Mileage 16 (195.9)
In the morning, most of us sit around in our little “kitchen” area and fiddle with breakfast items. Aaron and Monique take off, opting instead to breakfast on the trail. The rest of us talk about the day and I eat soggy, chewy cashews and sip on steaming coffee. A rumor has been flying around that work is being done on Mather Pass, and the trail is being shut down between 9 and 4. But camping at the Upper Palisade Lake has put us in a good position–only a few miles from the pass (if that)–and we’ll be heading out early. So I can afford a leisurely morning meal.
The trail crosses through an enormous basin and I steady myself over the rocky terrain. No longer do I worry about the loose rock hurting my ankles; they’ve grown strong and reliable. Once again, the trail is carved into the side of the mountain and as I walk up I can see holes drilled into the rock. I assume these are the blast-sites. The approach to Mather Pass is a great place to play “Spot the Thru-Hiker,” because the landscape is sweeping and wide open. Here and there, little dots emerge from the grey rock, moving as if by sorcery. From far away their motion seems effortless, fluid. There is no quit in anyone.
And then, at 12,100 feet, I come to Mather Pass.
I think this is the first time I’ve crossed above 12,000 feet on the trip, but I don’t consider that when I’m on top. I just look out and think…what do I think? I was struck down by the beauty of it all, and thoughts failed me.
Mather Pass is my favorite of them all.
Aaron, Monique and Carol have already come and gone, but I can see them walking down. Their voices echo up to Jeremy and I, who stand on the pass together. I wave to them and I see a trekking pole raised in greeting back to me. I’ll catch them later, but for right now I need to sit and admire everything. I sit for a long time and Karley shows up. I look down into the valley and see two dark specs moving across the ground. Sometimes, I am amazed by people.
The hike down is steep and over before I know it. Then, its smooth walking over level ground. I coast along and think, “Yes, this is the JMT I came for.” Blue skies and mountain passes. Glittering emerald lakes and soaring rocky peaks. My body is used to altitude and hard miles and responds like a charm. There is no ache, no hesitation. My legs propel me forward.
Soon, I’ve dropped 2,000 feet and walk among trees again.
By early afternoon I come to the flooded South Fork King’s River and see some of my group on the other side. They point to a series of rocks that lead across the water. I wobble and catch myself, steadying my footing with my trekking poles. Everyone has decided to go across Pinchot Pass this afternoon, which would make it a two pass day. I was not anticipating a two pass day, and my body, suddenly, feels very tired.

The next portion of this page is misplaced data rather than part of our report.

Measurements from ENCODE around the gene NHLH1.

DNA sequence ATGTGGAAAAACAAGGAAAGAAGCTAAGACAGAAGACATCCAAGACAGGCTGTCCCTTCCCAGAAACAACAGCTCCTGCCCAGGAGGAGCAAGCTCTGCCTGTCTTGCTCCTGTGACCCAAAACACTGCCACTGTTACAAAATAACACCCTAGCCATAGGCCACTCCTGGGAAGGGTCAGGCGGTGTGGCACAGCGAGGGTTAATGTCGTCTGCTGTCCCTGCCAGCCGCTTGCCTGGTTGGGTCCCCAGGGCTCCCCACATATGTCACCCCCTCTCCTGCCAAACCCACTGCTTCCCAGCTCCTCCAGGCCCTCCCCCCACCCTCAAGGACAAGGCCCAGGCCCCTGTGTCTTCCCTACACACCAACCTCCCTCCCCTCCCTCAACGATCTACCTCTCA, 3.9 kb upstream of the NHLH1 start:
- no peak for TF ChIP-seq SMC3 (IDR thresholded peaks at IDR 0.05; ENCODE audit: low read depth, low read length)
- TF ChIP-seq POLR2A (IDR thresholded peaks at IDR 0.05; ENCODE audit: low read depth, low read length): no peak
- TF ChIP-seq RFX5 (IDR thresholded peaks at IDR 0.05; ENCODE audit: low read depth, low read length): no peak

“I’m not going across today,” I say. “I’m camping at Lake Marjorie.” I like doing passes first thing in the morning, and by camping at Marjorie I could get up and be over Pinchot Pass first thing, but I’d be on my own again. I set out, walking uphill, gaining back all that elevation I lost in the morning and feeling my mood sour.
“I’m not walking over another pass today,” I tell myself. I fall behind everyone and take long breaks. The sky clouds up and I think to myself again, “I’m not walking over another pass today.”
When I come to the chain of lakes at the base of the ascent to Pinchot Pass I see Phil sitting there. He asks me if I’m going over today or camping here for the night. I don’t like the look of my camping options. I also don’t really want to be alone, especially if the sky opens up in another early evening thunderstorm. I decide to cross the pass.
The clouds fill in and the darkest of them sit right on top of Mt. Pinchot and Mt. Wynne, both of which are directly north and east of the pass. Pinchot is just a shade higher than Mather Pass, but it doesn’t feel very difficult. I am hiking hard and soon pass Carol, then Monique and Aaron, and finally Karley who is on the last pitch up when I meet her. Suddenly, there’s Jeremy and he’s standing on the top talking to a couple women. How did I summit that so quickly?
“You’re almost there! You’re almost there!” Karley is shouting over and over to the others. Thunder rolls out loud and long. The valley below has plunged into shadow, and I’m not in the mood to stand around on a ridge above 12,000 feet with a thunderstorm nearby. I pull out my baggie of trail mix and eat a few handfuls, then I take a long drink of water and set out into the next valley.
After another three miles of hiking we finally get to a campground. Everyone is exhausted. A little pond is nearby and many of us jump in. Mt Cedric Wright towers over us to the east and is taking a beating from the storm. Somehow, we stay dry. Clotheslines are spread everywhere and all varieties of laundry are hung up. We have arrived, after all our ascending and descending, at a campsite with almost the exact elevation profile as the one we stayed at last night. For a moment, a sense of futility hangs in my mind before its broken by the realization that, “Who cares? I walked over two mountain passes today!”
The sun sets and as usual, I’m the last one inside my tent.
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